Meanwhile, the father of the children died at a different location hours earlier, and their mother is missing. Names have not been released.

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The chain of events began Friday morning when the father was found dead at a mobile home park in the town of Maplewood, near Minneapolis. Police determined that the woman had left with the children, and a search began.

Maplewood Police Lt. Joe Steiner said the woman’s car was found near Vadnais Lake around 4 p.m. Friday. The shoes of the children were found on the shore.

A search of the lake found one child’s body Friday evening. A second body was found overnight. Searchers from several organizations were busy Saturday looking for the third, as well as the mother.

Authorities believe all three children were under the age of 5.

“There’s nothing more tragic than the loss of young children,” Ramsey County Sheriff Bob Fletcher said at a news conference on Friday. He called the deaths a “likely triple homicide.”

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Foreign firefighters arrive in Greece for summer wildfire season

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Foreign firefighters arrive in Greece for summer wildfire season

Several dozen Romanian and Bulgarian firefighters took up their posts in Greece on Saturday, the first members of a European force being deployed to the country to provide backup in case of major wildfires during the summer.

More than 200 firefighters and equipment from Bulgaria, France, Germany, Romania, Norway and Finland will be on standby during the hottest months of July and August in Greece, where a spate of wildfires caused devastation last summer.

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A group of 28 Romanian firefighters with eight vehicles, and 16 firefighters from Bulgaria with four vehicles, were the first to arrive for the two-month mission, financed and coordinated under the European Union’s civil protection mechanism.

“We thank you very much for coming to help us during a difficult summer for our country, and for proving that European solidarity is not just theoretical, it’s real,” Greek Civil Protection Minister Christos Stylianides said on Saturday as he welcomed the members of the Romanian mission in Athens.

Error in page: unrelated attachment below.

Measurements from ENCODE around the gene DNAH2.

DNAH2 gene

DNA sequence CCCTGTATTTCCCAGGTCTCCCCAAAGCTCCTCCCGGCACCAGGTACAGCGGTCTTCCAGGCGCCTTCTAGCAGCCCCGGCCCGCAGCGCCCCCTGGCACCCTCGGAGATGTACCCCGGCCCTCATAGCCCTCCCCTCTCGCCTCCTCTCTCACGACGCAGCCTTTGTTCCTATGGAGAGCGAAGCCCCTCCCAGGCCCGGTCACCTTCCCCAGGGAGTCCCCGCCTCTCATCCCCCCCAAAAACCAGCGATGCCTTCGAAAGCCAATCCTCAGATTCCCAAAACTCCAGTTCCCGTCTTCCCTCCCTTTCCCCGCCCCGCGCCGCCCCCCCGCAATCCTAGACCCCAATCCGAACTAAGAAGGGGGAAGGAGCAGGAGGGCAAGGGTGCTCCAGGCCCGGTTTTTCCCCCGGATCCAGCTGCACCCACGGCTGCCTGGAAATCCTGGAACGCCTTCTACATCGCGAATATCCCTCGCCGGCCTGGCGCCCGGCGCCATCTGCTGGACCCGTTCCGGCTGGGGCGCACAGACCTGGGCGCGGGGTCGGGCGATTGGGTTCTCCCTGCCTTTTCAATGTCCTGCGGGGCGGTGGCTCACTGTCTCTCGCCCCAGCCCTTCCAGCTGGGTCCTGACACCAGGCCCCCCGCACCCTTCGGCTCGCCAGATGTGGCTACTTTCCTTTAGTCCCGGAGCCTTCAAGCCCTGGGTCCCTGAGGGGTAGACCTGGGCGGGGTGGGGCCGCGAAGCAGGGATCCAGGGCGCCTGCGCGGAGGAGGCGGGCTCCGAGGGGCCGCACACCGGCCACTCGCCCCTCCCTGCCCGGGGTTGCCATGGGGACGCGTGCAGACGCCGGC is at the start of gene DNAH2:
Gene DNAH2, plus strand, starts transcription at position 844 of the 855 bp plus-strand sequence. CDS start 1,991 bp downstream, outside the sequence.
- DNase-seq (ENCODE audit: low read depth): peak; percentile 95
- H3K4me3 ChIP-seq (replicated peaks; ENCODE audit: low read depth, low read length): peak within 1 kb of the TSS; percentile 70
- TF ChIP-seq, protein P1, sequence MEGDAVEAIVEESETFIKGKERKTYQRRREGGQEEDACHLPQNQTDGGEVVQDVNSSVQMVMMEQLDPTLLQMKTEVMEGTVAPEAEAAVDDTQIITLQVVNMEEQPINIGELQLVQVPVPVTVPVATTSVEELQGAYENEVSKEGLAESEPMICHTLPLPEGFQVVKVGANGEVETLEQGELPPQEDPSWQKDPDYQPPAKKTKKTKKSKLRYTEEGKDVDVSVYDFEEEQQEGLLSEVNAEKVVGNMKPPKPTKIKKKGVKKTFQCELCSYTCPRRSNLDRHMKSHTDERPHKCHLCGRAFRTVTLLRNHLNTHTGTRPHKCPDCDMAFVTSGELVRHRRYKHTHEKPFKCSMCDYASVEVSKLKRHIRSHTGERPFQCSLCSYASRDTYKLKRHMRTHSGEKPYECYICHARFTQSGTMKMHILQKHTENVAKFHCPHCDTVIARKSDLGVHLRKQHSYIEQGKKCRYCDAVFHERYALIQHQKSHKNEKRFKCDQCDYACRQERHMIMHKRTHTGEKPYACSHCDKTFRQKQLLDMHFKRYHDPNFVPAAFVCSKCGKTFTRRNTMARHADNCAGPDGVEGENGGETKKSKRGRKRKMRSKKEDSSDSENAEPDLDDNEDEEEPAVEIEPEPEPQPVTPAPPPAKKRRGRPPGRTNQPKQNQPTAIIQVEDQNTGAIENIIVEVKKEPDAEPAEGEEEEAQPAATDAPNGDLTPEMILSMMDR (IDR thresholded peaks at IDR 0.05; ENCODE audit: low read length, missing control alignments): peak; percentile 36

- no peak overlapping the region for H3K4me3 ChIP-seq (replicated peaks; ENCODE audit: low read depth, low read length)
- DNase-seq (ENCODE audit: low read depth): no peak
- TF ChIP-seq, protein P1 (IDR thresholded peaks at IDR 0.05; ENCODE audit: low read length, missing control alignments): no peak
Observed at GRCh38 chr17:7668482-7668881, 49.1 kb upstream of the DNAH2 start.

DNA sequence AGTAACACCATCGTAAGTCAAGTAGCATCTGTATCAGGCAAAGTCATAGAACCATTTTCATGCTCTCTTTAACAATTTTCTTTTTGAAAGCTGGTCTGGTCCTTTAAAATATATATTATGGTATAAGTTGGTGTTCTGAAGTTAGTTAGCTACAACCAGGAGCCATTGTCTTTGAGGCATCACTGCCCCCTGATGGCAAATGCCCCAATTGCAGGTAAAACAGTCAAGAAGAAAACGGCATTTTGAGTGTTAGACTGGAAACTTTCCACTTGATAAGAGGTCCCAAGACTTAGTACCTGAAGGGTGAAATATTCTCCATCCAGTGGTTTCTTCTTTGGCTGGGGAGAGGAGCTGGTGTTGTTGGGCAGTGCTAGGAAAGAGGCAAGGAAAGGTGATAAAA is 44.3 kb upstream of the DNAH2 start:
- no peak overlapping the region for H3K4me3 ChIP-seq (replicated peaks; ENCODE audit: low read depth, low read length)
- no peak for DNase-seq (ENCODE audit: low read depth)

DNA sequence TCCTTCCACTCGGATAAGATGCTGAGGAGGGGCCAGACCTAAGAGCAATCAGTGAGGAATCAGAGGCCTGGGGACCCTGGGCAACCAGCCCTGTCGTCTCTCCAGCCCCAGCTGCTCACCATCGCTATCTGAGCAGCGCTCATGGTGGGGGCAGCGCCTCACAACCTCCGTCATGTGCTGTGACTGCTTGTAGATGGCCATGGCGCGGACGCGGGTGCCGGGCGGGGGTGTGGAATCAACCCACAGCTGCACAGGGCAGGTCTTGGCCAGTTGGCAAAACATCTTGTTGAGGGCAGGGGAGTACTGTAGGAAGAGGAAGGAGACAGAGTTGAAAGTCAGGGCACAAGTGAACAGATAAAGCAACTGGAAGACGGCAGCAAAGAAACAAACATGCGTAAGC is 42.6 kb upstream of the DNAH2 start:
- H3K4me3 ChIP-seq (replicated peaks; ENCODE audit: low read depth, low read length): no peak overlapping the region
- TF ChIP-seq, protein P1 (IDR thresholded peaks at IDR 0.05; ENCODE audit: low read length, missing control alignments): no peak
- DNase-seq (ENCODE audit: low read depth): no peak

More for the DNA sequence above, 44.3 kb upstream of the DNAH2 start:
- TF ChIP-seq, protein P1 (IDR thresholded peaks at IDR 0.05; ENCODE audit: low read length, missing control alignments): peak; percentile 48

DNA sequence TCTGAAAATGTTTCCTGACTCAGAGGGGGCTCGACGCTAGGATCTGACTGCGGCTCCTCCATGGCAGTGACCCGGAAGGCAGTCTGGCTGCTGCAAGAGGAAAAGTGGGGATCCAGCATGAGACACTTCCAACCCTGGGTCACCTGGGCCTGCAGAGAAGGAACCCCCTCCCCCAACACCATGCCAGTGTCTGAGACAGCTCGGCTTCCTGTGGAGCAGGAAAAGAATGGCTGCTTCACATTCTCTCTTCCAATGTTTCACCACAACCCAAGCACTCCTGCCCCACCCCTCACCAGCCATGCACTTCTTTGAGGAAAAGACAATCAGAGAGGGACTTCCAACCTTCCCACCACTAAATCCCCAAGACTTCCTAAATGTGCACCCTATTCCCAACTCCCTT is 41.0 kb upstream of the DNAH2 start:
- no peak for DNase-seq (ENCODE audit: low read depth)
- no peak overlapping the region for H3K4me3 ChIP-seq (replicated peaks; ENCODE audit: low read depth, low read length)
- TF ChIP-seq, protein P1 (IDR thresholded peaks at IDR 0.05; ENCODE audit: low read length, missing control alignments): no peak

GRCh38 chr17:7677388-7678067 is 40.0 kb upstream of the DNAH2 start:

“When things get tough, you will be side by side with our Greek firefighters so we can save lives and property.”

The Bulgarian firefighters have been stationed in Larissa, in central Greece.

Last summer’s wildfires ravaged about 300,000 acres (121,000 hectares) of forest and bushland in different parts of Greece as the country experienced its worst heatwave in 30 years.

Following sharp criticism of its response to the fires, the Greek government set up a new civil protection ministry and promised to boost firefighting capacities.

In Greece’s worst wildfire disaster, 102 people were killed when a blaze tore through the seaside town of Mati and nearby areas close to Athens during the summer of 2018.

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One killed, six injured in shootout between migrant groups in Serbia

One migrant was killed and at least six others, including a teenage girl, were injured Saturday in a shootout between migrant groups in Serbia near the Hungarian border, the state-run RTS television reported.

The 16-year-old girl sustained life threatening injuries in the incident that occurred in a forest in the outskirts of Subotica, some 160 kilometers (100 miles) north of Belgrade, where the injured were hospitalized, RTS reported.

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Police, who made no immediate comment, blocked access to the forest where the incident took place, only around a kilometer from the Hungarian border.

Interior Minister Aleksandar Vulin rushed to the scene.

The injured, aged between 20 and 30, have no documents, Subotica mayor Stevan Bakic told local media.

It is not known what triggered the incident, he added.

Local media reported that the shootout occurred between Afghan and Pakistani migrants most likely over human trafficking from the area to European Union member Hungary.

Serbia lies on the so-called Balkans route used by migrants heading towards Western Europe as they flee war and poverty in the Middle East, Asia and Africa.

Although the route is nowhere as busy as it was during Europe’s migrant crisis in 2015, tens of thousands of illegal migrants still cross the region annually.

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Three countries ban Russia’s Lavrov flight to Serbia, visit cancelled: Interfax

Kosovo cafe bans Europeans over visa ‘humiliation’